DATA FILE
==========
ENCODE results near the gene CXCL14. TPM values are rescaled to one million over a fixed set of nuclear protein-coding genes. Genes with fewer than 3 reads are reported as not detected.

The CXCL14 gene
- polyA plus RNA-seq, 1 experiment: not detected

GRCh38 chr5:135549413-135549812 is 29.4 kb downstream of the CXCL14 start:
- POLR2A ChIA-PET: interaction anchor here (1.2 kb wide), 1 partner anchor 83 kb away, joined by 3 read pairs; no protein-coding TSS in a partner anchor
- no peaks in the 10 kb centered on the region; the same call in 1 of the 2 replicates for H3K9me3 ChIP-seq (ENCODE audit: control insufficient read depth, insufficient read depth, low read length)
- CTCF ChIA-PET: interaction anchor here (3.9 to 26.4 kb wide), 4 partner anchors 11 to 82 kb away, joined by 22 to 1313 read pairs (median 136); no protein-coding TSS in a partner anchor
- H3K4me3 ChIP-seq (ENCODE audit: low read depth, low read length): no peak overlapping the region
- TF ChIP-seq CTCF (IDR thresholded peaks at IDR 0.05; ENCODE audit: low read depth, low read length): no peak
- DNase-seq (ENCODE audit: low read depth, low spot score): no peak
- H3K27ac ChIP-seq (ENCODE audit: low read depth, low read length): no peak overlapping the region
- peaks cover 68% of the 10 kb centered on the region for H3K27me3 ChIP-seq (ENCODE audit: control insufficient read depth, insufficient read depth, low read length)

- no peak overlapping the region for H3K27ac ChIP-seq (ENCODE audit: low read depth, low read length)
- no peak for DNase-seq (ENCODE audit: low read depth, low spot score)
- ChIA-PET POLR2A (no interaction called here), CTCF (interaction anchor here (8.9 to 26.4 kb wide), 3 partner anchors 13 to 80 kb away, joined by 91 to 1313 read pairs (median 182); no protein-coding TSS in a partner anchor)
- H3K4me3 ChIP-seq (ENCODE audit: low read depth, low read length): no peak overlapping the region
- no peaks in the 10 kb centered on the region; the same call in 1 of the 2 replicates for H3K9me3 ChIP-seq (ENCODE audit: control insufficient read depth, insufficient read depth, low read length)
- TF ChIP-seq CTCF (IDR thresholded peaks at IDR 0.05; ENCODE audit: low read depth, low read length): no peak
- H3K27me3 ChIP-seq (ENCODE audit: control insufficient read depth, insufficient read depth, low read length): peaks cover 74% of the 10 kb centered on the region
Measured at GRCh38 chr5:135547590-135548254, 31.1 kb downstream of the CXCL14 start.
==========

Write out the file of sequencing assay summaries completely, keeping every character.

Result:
ENCODE results near the gene CXCL14. TPM values are rescaled to one million over a fixed set of nuclear protein-coding genes. Genes with fewer than 3 reads are reported as not detected.

The CXCL14 gene
- polyA plus RNA-seq, 1 experiment: not detected

GRCh38 chr5:135549413-135549812 is 29.4 kb downstream of the CXCL14 start:
- POLR2A ChIA-PET: interaction anchor here (1.2 kb wide), 1 partner anchor 83 kb away, joined by 3 read pairs; no protein-coding TSS in a partner anchor
- no peaks in the 10 kb centered on the region; the same call in 1 of the 2 replicates for H3K9me3 ChIP-seq (ENCODE audit: control insufficient read depth, insufficient read depth, low read length)
- CTCF ChIA-PET: interaction anchor here (3.9 to 26.4 kb wide), 4 partner anchors 11 to 82 kb away, joined by 22 to 1313 read pairs (median 136); no protein-coding TSS in a partner anchor
- H3K4me3 ChIP-seq (ENCODE audit: low read depth, low read length): no peak overlapping the region
- TF ChIP-seq CTCF (IDR thresholded peaks at IDR 0.05; ENCODE audit: low read depth, low read length): no peak
- DNase-seq (ENCODE audit: low read depth, low spot score): no peak
- H3K27ac ChIP-seq (ENCODE audit: low read depth, low read length): no peak overlapping the region
- peaks cover 68% of the 10 kb centered on the region for H3K27me3 ChIP-seq (ENCODE audit: control insufficient read depth, insufficient read depth, low read length)

- no peak overlapping the region for H3K27ac ChIP-seq (ENCODE audit: low read depth, low read length)
- no peak for DNase-seq (ENCODE audit: low read depth, low spot score)
- ChIA-PET POLR2A (no interaction called here), CTCF (interaction anchor here (8.9 to 26.4 kb wide), 3 partner anchors 13 to 80 kb away, joined by 91 to 1313 read pairs (median 182); no protein-coding TSS in a partner anchor)
- H3K4me3 ChIP-seq (ENCODE audit: low read depth, low read length): no peak overlapping the region
- no peaks in the 10 kb centered on the region; the same call in 1 of the 2 replicates for H3K9me3 ChIP-seq (ENCODE audit: control insufficient read depth, insufficient read depth, low read length)
- TF ChIP-seq CTCF (IDR thresholded peaks at IDR 0.05; ENCODE audit: low read depth, low read length): no peak
- H3K27me3 ChIP-seq (ENCODE audit: control insufficient read depth, insufficient read depth, low read length): peaks cover 74% of the 10 kb centered on the region
Measured at GRCh38 chr5:135547590-135548254, 31.1 kb downstream of the CXCL14 start.